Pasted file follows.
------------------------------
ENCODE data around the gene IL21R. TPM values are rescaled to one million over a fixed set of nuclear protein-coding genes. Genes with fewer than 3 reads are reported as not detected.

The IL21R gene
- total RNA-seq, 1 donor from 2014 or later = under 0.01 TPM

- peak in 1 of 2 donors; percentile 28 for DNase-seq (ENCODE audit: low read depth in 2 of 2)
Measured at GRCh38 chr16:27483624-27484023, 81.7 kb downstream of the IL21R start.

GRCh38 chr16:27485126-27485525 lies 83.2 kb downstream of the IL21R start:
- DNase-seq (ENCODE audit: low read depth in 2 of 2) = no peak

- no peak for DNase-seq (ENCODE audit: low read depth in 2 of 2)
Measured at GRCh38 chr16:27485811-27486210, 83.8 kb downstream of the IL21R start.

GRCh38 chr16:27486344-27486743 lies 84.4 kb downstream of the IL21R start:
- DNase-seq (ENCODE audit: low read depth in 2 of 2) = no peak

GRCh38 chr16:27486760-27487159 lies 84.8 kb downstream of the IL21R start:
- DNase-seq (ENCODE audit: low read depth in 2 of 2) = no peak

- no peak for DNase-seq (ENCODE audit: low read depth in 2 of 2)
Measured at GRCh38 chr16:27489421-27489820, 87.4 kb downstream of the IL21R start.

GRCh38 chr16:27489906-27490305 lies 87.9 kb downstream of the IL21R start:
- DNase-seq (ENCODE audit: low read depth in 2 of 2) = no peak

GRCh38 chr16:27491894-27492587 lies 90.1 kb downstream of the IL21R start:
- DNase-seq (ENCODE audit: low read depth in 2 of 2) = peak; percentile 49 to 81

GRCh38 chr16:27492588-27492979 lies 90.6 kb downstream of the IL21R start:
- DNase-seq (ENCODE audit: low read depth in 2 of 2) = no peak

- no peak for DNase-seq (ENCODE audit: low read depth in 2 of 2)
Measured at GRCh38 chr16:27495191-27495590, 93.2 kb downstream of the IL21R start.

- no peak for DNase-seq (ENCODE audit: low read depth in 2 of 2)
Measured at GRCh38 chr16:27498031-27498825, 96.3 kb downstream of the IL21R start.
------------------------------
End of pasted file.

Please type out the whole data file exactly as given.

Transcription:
ENCODE data around the gene IL21R. TPM values are rescaled to one million over a fixed set of nuclear protein-coding genes. Genes with fewer than 3 reads are reported as not detected.

The IL21R gene
- total RNA-seq, 1 donor from 2014 or later = under 0.01 TPM

- peak in 1 of 2 donors; percentile 28 for DNase-seq (ENCODE audit: low read depth in 2 of 2)
Measured at GRCh38 chr16:27483624-27484023, 81.7 kb downstream of the IL21R start.

GRCh38 chr16:27485126-27485525 lies 83.2 kb downstream of the IL21R start:
- DNase-seq (ENCODE audit: low read depth in 2 of 2) = no peak

- no peak for DNase-seq (ENCODE audit: low read depth in 2 of 2)
Measured at GRCh38 chr16:27485811-27486210, 83.8 kb downstream of the IL21R start.

GRCh38 chr16:27486344-27486743 lies 84.4 kb downstream of the IL21R start:
- DNase-seq (ENCODE audit: low read depth in 2 of 2) = no peak

GRCh38 chr16:27486760-27487159 lies 84.8 kb downstream of the IL21R start:
- DNase-seq (ENCODE audit: low read depth in 2 of 2) = no peak

- no peak for DNase-seq (ENCODE audit: low read depth in 2 of 2)
Measured at GRCh38 chr16:27489421-27489820, 87.4 kb downstream of the IL21R start.

GRCh38 chr16:27489906-27490305 lies 87.9 kb downstream of the IL21R start:
- DNase-seq (ENCODE audit: low read depth in 2 of 2) = no peak

GRCh38 chr16:27491894-27492587 lies 90.1 kb downstream of the IL21R start:
- DNase-seq (ENCODE audit: low read depth in 2 of 2) = peak; percentile 49 to 81

GRCh38 chr16:27492588-27492979 lies 90.6 kb downstream of the IL21R start:
- DNase-seq (ENCODE audit: low read depth in 2 of 2) = no peak

- no peak for DNase-seq (ENCODE audit: low read depth in 2 of 2)
Measured at GRCh38 chr16:27495191-27495590, 93.2 kb downstream of the IL21R start.

- no peak for DNase-seq (ENCODE audit: low read depth in 2 of 2)
Measured at GRCh38 chr16:27498031-27498825, 96.3 kb downstream of the IL21R start.